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Author Topic: 1/3 of UK's grid can't cope with increased EV adoption  (Read 2214 times)
dan_b
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« on: December 07, 2015, 11:40:10 AM »

http://www.edie.net/news/6/1-3-of-Britains-power-networks-could-be-overloaded-by-electric-vehicle-charging/29436/

Grid capacity issues if more widespread adoption of EVs happens.
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« Reply #1 on: December 07, 2015, 12:14:35 PM »

Whilst I accept that there may be issues, especially at the evening peak of 1700-1900 or so, this comes across to me as 'we have a problem and someone else must pay for it because we failed to plan for it'.

The article also has the seeds of a solution with smart chargers cutting back charging at peak periods.

My understanding is that most domestic charging points are either 16 amp or 32 amp outlets.  My Outlander charges at 16amp max.  It is unclear what charger output the article is assuming.  Of course it may be different when and if there are the fast half hour chargers installed in domestic locations.  But I am sure diversity will be a part of the solution.

The DNOs should be welcoming the opportunity to sell more electricity and upgrade their net works accordingly instead of bleating that they can not cope because they have underinvested in the past.
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« Reply #2 on: December 07, 2015, 02:52:23 PM »

"The researchers, including energy companies and EV manufacturers, found that 32% of Britainís local electricity networks would require intervention thanks to dangerously low spare capacity when 40% - 70% of customers have EVs."

Looks like a problem that is many years in the future 2025-2030 ?. Personally, I have my car set on a timer to charge from 2am - 6am from a 32a supply. I don't have E7 yet, so it more about doing my little bit for not clobbering the grid at 5pm; and the grid is much cleaner overnight with gas and coal backed off. Not sure how community spirited many of the general public might be to taking a more sensible approach to charging. I suspect many will plug in as soon as they get home so some kind of restrictions or 3rd party control will have to eventually be put in place. 7kw x 25 million cars will be one hell of a demand surge to cope with.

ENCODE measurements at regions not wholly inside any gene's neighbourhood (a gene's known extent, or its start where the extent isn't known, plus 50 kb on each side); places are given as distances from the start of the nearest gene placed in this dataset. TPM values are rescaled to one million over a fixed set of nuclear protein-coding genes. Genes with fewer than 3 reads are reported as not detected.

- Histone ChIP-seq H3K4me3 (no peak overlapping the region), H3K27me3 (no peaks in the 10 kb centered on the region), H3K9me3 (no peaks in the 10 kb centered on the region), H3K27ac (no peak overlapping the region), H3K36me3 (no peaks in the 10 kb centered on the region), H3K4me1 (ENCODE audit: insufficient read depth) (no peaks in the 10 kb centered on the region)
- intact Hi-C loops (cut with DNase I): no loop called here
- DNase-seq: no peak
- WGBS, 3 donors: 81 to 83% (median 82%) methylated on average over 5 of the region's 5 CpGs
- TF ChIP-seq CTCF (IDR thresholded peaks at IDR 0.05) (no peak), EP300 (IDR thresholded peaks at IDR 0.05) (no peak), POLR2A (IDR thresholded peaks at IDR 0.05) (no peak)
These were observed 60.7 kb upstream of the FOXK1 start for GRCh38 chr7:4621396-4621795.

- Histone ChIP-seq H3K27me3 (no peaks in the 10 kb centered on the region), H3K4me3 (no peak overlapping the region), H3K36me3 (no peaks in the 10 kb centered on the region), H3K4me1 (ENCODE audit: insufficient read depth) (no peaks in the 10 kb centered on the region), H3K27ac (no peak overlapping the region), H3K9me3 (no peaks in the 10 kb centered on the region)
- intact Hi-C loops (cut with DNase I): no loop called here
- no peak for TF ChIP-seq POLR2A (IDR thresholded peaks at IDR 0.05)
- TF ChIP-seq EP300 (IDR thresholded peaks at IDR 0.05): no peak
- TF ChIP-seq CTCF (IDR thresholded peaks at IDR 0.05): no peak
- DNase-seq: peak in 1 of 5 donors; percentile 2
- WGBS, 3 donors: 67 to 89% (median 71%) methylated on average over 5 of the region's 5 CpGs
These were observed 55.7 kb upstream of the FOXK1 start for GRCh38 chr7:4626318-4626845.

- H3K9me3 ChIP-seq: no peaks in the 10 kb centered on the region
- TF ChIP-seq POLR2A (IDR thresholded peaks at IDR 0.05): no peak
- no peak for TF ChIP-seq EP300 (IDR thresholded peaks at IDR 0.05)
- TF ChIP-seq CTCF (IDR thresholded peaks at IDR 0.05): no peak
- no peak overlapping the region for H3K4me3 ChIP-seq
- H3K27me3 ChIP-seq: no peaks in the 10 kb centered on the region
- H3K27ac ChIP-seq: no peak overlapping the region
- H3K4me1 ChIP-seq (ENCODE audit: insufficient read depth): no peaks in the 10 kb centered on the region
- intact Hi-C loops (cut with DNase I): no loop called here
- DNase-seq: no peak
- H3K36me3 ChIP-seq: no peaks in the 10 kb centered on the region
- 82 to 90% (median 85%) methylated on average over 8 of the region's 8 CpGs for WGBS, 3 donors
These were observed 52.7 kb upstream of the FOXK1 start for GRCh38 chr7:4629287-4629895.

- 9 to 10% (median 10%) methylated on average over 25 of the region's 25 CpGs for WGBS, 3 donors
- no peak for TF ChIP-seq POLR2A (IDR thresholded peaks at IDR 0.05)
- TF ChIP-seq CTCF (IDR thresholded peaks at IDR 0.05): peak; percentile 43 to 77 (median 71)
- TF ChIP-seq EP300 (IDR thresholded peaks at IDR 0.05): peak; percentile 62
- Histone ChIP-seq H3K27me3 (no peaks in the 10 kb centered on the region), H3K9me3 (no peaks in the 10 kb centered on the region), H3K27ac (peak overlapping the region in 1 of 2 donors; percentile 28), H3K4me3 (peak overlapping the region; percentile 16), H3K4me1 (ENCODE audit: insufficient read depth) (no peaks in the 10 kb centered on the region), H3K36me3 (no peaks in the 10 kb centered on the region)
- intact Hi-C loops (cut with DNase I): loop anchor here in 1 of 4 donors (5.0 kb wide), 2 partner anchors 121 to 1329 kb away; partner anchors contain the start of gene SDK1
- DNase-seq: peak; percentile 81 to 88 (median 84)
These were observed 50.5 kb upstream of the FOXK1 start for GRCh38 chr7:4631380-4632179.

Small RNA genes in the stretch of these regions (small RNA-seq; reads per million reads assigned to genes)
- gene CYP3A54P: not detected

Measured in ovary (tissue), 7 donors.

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« Reply #3 on: December 07, 2015, 03:05:59 PM »

At least someone's flagging the issue in advance to allow for some planning - which is unusual in the UK!
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« Reply #4 on: December 07, 2015, 03:38:44 PM »

Don't be so hard on the DNOs, its not easy having a monopoly and a captive customer base. It's also very hard shifting those profits off to parent companies offshore to work around Ofgem...
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Ted
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« Reply #5 on: December 07, 2015, 05:35:40 PM »

OFGEM administer something called the Low Carbon Network Fund which allows DNOs to bid for funding from the government for innovative projects such as EV charging solutions. DNOs have to fund very little R&D themselves.

http://www.smarternetworks.org/ProjectList.aspx?TechnologyID=5
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« Reply #6 on: December 07, 2015, 07:29:21 PM »

Don't be so hard on the DNOs, its not easy having a monopoly and a captive customer base. It's also very hard shifting those profits off to parent companies offshore to work around Ofgem...

Quite! I think only SSE Power Distribution is the only one left in UK ownership (covering South East and parts of Scotland).

Ted mentioned the LCNF programme to fund innovation by DNOs....whilst to be fair the pace of change in DNOs has to be fairly deliberate, it will be interesting to see how many of the funded projects ever make it into operational service in the "owning" DNO and further afield. I suspect some of the DNO "Future Networks" teams have a tough job convincing the operational and finance teams of the need for change....

The new regulatory model for DNOs ("RIIO" - Revenue=Incentives+Innovation+Outputs) overseen by OFGEM has some interesting developments - the LCNF funding continues in concept at least (well, with at least a change of name) but more importantly it introduces significant (potential) rewards for improving the network, its costs, and the way it is operated - and some meaningful penalties if key outcomes are not met. Be equally interesting to see how OFGEM uses its new levers too...being even slightly more interventionist might address the constant issues mentioned in the OP.

Some real opportunities there for the DNOs who successfully deploy innovation, hopefully to the benefit of UK electricity customers as well as overseas shareholders...